• Make training as realistic as possible so that personnel will have few surprises during deployment. Intense surprises can be the worst enemy of psychological health.
  • Make training tough enough to push individuals to develop new skills without making it so tough they fail to master training challenges or to experience stress injuries in the training setting.
  • Promote communication and trust both horizontally (peer to peer) and vertically (leader to subordinate) through shared hardships and programmed success.

For more information on training to promote resilience, see Training for Resilience Checklist (hyperlink to it).

COHESION

Social cohesion joins a group together, resulting in collaboration and the ability to achieve more as a unit than they would individually. Social cohesion is created in all social groups in much the same way, whether that group is an explosive ordinance disposal unit, the crew of a ship, health care professionals taking care of acutely injured service members in a surgical hospital, or a family in the United States. Cohesion in a unit or group develops gradually through the interaction of the following factors:

  • Familiarity , Communication, Trust, Respect, Loyalty, and Love

Social cohesion can be thought of as being a form of social wellness or unit fitness.

Potential Threats to Unit Cohesion

Just as physical or psychological health can be lost or diminished as a result of harmful events, unit cohesion can be lost or diminished as a result of specific social threats or challenges. To maintain healthy social cohesion, it is important for leaders to understand and recognize the following potential threats to the unit's cohesion and resilience of unit members:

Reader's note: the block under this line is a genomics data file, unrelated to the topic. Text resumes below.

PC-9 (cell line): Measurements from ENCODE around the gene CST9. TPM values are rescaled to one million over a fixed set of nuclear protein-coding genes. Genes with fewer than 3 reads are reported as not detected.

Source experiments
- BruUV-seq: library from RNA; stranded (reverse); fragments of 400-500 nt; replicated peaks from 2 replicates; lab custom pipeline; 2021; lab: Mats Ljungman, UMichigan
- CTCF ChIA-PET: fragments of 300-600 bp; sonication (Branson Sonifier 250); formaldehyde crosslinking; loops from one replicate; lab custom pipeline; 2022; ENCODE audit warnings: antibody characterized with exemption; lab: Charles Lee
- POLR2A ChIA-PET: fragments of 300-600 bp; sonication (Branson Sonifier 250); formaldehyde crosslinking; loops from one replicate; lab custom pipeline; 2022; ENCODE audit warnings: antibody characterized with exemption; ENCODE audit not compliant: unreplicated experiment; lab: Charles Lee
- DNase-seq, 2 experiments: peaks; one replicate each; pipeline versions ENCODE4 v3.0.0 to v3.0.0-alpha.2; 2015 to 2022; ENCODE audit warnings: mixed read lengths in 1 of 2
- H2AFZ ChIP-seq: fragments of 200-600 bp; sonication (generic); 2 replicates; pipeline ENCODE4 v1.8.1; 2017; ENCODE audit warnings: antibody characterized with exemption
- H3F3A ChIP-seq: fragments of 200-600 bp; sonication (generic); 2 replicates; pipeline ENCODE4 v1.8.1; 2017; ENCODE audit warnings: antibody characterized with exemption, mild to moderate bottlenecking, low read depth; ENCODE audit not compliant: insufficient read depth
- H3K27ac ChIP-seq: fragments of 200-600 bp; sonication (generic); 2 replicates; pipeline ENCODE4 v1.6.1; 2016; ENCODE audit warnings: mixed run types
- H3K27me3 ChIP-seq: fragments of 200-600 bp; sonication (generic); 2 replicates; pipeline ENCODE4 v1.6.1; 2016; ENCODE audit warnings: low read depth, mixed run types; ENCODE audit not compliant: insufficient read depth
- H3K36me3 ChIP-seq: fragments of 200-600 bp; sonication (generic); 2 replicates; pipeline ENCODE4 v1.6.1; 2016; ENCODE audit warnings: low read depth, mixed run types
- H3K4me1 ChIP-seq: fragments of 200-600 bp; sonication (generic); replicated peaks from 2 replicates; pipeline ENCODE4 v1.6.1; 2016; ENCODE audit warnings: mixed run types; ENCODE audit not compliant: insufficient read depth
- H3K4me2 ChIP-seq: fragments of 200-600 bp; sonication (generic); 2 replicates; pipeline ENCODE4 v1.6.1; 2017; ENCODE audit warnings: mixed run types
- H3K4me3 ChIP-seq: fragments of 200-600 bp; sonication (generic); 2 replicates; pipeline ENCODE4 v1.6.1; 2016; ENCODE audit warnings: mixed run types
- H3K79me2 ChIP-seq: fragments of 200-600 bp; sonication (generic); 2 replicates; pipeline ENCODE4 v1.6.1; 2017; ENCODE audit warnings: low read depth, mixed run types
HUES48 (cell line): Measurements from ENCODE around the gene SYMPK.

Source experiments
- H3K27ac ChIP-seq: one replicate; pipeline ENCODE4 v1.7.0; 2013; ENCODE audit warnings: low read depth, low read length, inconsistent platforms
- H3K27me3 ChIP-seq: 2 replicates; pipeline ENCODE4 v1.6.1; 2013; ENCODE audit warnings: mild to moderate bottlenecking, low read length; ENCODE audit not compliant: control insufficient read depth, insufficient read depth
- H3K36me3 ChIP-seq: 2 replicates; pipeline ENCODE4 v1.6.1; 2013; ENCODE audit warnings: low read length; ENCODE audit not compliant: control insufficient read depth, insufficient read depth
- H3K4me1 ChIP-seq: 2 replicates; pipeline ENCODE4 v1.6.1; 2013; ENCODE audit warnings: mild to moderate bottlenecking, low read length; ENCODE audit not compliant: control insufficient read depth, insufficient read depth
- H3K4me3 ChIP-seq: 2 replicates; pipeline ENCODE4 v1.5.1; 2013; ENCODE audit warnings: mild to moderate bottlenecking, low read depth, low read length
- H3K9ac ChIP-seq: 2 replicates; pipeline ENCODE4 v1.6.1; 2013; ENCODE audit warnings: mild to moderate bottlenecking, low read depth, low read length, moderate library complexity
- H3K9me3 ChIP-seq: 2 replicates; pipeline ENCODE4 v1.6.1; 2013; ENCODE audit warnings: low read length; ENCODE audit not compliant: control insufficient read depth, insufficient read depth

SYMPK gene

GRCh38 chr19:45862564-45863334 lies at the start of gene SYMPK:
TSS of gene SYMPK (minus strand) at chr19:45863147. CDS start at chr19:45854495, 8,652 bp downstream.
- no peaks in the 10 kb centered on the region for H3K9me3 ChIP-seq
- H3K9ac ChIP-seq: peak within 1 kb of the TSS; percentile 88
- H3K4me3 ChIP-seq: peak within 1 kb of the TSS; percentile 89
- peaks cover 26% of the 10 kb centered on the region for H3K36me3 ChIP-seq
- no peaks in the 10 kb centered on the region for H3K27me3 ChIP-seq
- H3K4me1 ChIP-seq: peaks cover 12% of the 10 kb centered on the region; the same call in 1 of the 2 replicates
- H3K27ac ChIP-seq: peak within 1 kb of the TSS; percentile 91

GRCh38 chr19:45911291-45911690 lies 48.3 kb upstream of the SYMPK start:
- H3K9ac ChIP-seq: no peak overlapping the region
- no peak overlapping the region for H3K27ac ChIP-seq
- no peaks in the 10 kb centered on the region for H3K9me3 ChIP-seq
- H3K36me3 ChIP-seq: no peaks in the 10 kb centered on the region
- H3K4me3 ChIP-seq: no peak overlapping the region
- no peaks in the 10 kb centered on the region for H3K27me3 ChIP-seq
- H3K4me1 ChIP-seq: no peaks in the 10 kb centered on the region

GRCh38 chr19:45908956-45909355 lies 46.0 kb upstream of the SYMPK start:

• New accessions to the command, especially just prior to deployment
  • Loss of command members during deployment, whether as casualties or for other reasons
  • Turnover of unit members due to transfers shortly after a deployment
  • Loss or turnover of leadership, especially just before or during a deployment
  • Events during deployment with unexpected or adverse outcomes, especially if there is potential for blaming shipmates or leaders for the outcome
  • Any violations in the command of ethics, rules of engagement or core values
  • Hazing or other destructive behavior within the command

LEADERSHIP

The final strategy for strengthening leadership is the most fundamental of all because the other strategies for strengthening Sailors and Marines depend on it for their success. There can be no training or unit cohesion without the direct and continuous involvement of leaders, but leadership can also directly strengthen Sailors and Marines for resilience through discipline, example of fortitude, clear communication, and the promotion of ethics.

For more information on leadership strategies for building and maintaining individual and command resilience, see the Operational Stress Control section (Five Core Leader Functions).

Training for Resilience Checklist

This checklist obtained from MCRP 6-11C/NTTP 1-15M, Combat and Operational Stress Control

References